Friday, 23 September 2016

The Woman On The Orient Express Book Review

Blooming Fiction book review of The Woman On The Orient Express

Hoping to make a clean break from a fractured marriage, Agatha Christie boards the Orient Express in disguise. But unlike her famous detective Hercule Poirot, she can’t neatly unravel the mysteries she encounters on this fateful journey.

Agatha isn’t the only passenger on board with secrets. Her cabin mate Katharine Keeling’s first marriage ended in tragedy, propelling her toward a second relationship mired in deceit. Nancy Nelson—newly married but carrying another man’s child—is desperate to conceal the pregnancy and teeters on the brink of utter despair. Each woman hides her past from the others, ferociously guarding her secrets. But as the train bound for the Middle East speeds down the track, the parallel courses of their lives shift to intersect—with lasting repercussions.

The Woman On The Orient Express
by Lindsay Jayne Ashford

Publisher: Lake Union Publishing
Publish Date: 20 Sept. 2016
ISBN-10: 1503938123
Rating: 4.5/5


Everyone who knows me will say that one of my favourite authors of all time is Agatha Christie. I can't imagine that I'm the only one who immediately mentions her name when the subject of favourite books arises. Her ingenious plots and incredible memorable characters leave a large boot print on your mind, which is very hard to shake off. Which is why, when I read the blurb for The Woman On The Orient Express I was besides myself with excitement.

The story of The Woman On The Orient Express tells the tale of Agatha finally doing something for herself after the infamous split from her husband Archie. Travelling the continent on the famous Orient Express she encounters troubled ladies Katharine and Nancy. Both with problems of their own, they eventually discover who Agatha really is and soon form sisterhood bonds to help each other through their varying problems.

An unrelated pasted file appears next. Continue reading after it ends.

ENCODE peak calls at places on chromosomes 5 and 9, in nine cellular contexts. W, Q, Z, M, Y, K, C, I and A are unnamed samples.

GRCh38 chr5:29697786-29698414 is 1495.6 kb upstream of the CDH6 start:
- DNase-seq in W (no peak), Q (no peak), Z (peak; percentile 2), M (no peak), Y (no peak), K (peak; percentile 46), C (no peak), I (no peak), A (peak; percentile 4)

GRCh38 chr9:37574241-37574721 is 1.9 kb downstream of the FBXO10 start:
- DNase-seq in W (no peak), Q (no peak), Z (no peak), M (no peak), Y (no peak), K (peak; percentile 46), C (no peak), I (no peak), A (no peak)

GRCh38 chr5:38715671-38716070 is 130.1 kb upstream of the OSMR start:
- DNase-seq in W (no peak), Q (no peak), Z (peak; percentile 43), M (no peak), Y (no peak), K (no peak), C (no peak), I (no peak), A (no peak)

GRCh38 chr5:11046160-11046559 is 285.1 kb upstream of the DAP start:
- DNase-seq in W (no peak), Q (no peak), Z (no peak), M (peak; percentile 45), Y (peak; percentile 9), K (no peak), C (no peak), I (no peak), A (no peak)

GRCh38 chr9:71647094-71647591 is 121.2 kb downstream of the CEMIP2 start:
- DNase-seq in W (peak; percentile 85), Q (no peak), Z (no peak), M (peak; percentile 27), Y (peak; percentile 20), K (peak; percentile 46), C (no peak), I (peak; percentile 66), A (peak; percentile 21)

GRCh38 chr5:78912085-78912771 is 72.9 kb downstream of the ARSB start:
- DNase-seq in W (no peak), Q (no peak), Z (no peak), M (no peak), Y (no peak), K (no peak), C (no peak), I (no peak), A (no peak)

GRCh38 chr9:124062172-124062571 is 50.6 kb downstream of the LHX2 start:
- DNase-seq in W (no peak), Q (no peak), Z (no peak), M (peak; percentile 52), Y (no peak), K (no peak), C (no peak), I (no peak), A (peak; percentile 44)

Within the first four chapters of the book I smiled countless times as various quotes and names made their way into the text of the plot. Readers of Agatha Christie will be charmed, like myself, to read Hercule Poirot quotations, hear the classic Hastings saying of 'Good Lord!' and see some scenes which you can directly link to some of Christie's books. As the book continues the novelty wears off as their are fewer instances of the late Agatha's work, and instead the story focuses on the womanly adventures of finding love again and running from the past.

Staying at a dig in Mesopotamia, yes the setting for Murder In Mesopotamia, Agatha encounters a young man she met on the Orient Express who turns her eye in more than way. I have to admit it was strange reading about romantic encounters for Agatha but it was also utterly charming.  Max, as Christie fans will know, did in fact marry Agatha after meeting at the dig in Ur. Reading the history of Agatha in the form of this 'fictional' story has certainly allowed me to absorb a lot more information than if I had read it in a history textbook.

There has been a lot of work involved in the writing of this book, which is evident through the amount of detail in the locations used. The imagery is spot on at every location and the culture of the Middle East is represented as something of beauty rather than the fear often felt in modern day society.

I've given The Woman On The Orient Express a 4.5 star rating because there are a couple of anomalies in the book which hindered my reading slightly. Knowledge of the errors stuck in my mind too long so I wasn't able to enjoy that particular area of the book as much as I would have liked to. However, aside from this slight negative, the book is very well written. It is informative, engaging and revealing to life the other side of Agatha Christie's masterpieces. This is a must read for any Christie fan, and I'll also point out that The Snow Globe is another great read for background of Agatha Christie's disappearance.

Other Books By Lindsay Jayne Ashford

*Digital PR copy received for an honest review


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